HB2, News, Special Session

ACLU condemns legislature for not repealing HB2

The ACLU and Lamda Legal released a statement last night condemning the legislature for not repealing House Bill 2 during the fifth special session of the year.

The sweeping anti-LGBTQ legislation was promised to be repealed if Charlotte repealed a non-discrimination ordinance it had in place. After a nine hour session, the House and Senate adjourned after much debate but no repeal action.

The ACLU’s statement:

H.B. 2 bans transgender people from accessing restrooms and public facilities consistent with their gender identity and prevents local municipalities from extending nondiscrimination protections to LGBT people. H.B. 2 is estimated to have cost North Carolina over $600 million in lost revenue from businesses concerned with the discriminatory nature of the law, and was a contributing factor in the election defeat of the outgoing Governor Pat McCrory.

“The General Assembly and Governor McCrory are playing political chicken, and North Carolinians continue to lose for it. It is an outrage that North Carolina’s lawmakers could not follow the mandate of the voters and repeal H.B. 2,” said Simone Bell, Southern Regional Director at Lambda Legal. “As long as H.B. 2 is on the books, thousands of LGBT people who call North Carolina home, especially transgender people, are being discriminated against and will never feel safe. This was a counterproductive exercise in reaffirming to the rest of the country that North Carolina wants to remain mired in this divisive dispute.”

“It is a shame that North Carolina’s General Assembly is refusing to clean up the mess they made. The support for the LGBT community from political leaders, faith leaders, businesses, and everyday people that has emerged this year will not fade. These attempts to expel transgender people from public life will not be tolerated,” said James Esseks, director of the American Civil Liberties Union’s LGBT & HIV Project. “The legislature may not be willing to undo their unconstitutional overreach and respect the rights of LGBT people, so we’ll just have to see them in court.”

The ACLU, ACLU of North Carolina, Lambda Legal and the law firm of Jenner & Block are challenging H.B. 2 in federal court on behalf of four LGBT North Carolinians and members of the ACLU of North Carolina.

With H.B. 2 in place, transgender North Carolinians are barred from using the restrooms they had used day in and day out without incident prior to the passage of the anti-trans measure in March. The repeal of H.B.2 would bring essential and immediate relief to transgender people across the state who had been put in the perilous position of being forced to avoid public restrooms or risk violation of state law.

“We will continue to fight in court for transgender people to access the restrooms that correspond to their gender identity and for equal protection for the entire LGBT community in North Carolina. State-sanctioned discrimination is unacceptable. LGBT North Carolinians and millions around the country are anxious to see an end to these dangerous displays of intolerance,” said Chris Brook, legal director of the ACLU of North Carolina.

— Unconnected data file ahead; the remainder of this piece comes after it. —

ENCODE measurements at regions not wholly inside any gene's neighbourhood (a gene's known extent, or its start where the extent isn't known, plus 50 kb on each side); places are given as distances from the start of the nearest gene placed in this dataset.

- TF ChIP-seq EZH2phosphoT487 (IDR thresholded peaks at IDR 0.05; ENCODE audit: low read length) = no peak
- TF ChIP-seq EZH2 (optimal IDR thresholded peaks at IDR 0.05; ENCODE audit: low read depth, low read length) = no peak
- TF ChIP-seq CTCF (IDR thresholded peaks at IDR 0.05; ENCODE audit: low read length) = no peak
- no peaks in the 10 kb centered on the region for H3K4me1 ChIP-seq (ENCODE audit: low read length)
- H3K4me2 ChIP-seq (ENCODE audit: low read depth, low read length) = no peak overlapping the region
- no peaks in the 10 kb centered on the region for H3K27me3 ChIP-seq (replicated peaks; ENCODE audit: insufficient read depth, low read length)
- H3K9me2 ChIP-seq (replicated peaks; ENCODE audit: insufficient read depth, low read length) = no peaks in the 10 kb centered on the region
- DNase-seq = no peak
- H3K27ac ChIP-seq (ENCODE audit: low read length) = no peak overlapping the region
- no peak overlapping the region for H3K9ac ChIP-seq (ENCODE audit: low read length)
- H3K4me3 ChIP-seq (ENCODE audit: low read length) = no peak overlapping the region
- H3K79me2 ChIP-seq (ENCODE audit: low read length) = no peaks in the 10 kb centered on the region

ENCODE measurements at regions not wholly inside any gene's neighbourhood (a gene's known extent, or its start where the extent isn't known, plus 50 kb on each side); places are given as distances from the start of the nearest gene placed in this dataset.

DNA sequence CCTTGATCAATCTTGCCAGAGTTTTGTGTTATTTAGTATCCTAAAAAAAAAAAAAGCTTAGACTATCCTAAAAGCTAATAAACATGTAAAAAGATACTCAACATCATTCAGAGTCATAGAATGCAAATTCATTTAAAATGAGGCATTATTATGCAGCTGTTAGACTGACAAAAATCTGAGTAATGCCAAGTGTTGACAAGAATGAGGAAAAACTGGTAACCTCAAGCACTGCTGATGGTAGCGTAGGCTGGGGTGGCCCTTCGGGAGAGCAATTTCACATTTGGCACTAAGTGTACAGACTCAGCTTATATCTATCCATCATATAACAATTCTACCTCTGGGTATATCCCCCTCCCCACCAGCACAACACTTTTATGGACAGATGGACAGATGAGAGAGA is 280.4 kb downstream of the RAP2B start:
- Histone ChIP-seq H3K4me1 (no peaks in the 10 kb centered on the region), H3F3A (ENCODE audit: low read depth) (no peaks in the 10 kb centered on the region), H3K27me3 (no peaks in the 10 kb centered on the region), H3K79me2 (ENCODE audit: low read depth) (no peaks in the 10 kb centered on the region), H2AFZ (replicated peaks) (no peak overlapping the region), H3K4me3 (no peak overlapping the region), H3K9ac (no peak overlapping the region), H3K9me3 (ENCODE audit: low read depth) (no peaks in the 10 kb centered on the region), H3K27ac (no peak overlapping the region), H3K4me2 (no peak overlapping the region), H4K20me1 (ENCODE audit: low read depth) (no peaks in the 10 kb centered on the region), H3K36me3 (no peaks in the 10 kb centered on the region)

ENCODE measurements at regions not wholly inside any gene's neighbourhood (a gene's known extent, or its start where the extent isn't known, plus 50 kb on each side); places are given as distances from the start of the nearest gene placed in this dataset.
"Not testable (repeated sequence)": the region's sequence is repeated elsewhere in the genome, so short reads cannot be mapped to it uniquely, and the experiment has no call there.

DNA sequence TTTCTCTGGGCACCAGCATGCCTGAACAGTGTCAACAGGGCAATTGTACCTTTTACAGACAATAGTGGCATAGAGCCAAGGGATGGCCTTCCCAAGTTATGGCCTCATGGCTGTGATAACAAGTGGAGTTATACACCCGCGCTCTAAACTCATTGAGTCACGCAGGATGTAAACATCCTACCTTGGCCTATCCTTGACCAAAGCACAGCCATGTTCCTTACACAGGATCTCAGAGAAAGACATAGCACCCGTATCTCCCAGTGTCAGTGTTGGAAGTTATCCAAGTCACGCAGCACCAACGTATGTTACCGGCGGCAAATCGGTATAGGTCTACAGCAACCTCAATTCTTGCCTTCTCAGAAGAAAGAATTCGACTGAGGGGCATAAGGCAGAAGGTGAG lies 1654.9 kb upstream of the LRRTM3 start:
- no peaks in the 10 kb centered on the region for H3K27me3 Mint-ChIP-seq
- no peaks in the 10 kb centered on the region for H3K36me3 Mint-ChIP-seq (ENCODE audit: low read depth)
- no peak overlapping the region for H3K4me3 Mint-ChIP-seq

HB2, News, Special Session

Roy Cooper: Legislature failed North Carolina by not repealing HB2 in full

Gov. elect Roy Cooper addressed media Wednesday night after legislators failed at a special session to repeal House Bill 2.

“Today, the legislature had a chance to do the right thing for North Carolina and they failed,” he said.

Charlotte repealed an anti-discrimination ordinance on the promise that the legislature would repeal the sweeping anti-LGBTQ bill. Cooper said at the press conference that brokering the deal was a lot of work, and he knew there were enough Republican and Democrat votes to fully repeal the law.

“What I believe happened was their caucus buckled on them, and they didn’t have the guts to put the bill out on the floor for the votes,” he said. “Whatever they might say, it’s not true.”

Republicans have called HB2 a political stunt driven by Cooper and Charlotte Mayor Jennifer Roberts to rig the election.

Senate President Pro Tem Phil Berger said during the session that Cooper instructed Democrats to vote against the repeal. Cooper said he told Democrats to to stick to the full repeal deal, not the repeal with a cooling off period presented.

“This moratorium idea that sprung up in the last couple hours, it wouldn’t work – it doubles down on discrimination,” he said.

Cooper said the deal was struck with input from stakeholders, including the NCAA, NBA and the business community.

He also said it was disappointing to see such a breach of trust, not just with him, but with Charlotte and the citizens of North Carolina.

“What we’ve got do is somehow start again,” he said. “We have to fix this.”

He said people want to see government work together for the good of the state, and that HB2 would be repealed in the future because “this is not the kind of state we are.”

“This is too important,” Cooper said.

Click below to watch a portion of Governor-elect Cooper’s press conference following the failure of lawmakers to repeal HB2.

 

HB2, News, Special Session

Legislature fails to repeal HB2 in special session; Senator says ‘we’re worse off now’ than before

Anti-HB2 sign

North Carolinians in the Senate gallery brought signs showing their support for the repeal of HB2. Photo by Melissa Boughton

In true North Carolina General Assembly fashion, all the fireworks of the fifth special legislative session of the year went off in the 11th hour – or rather, the ninth hour for those keeping track of the day.

Legislators were called to Raleigh to repeal House Bill 2 after Charlotte repealed its anti-discrimination ordinance. They left without repealing anything.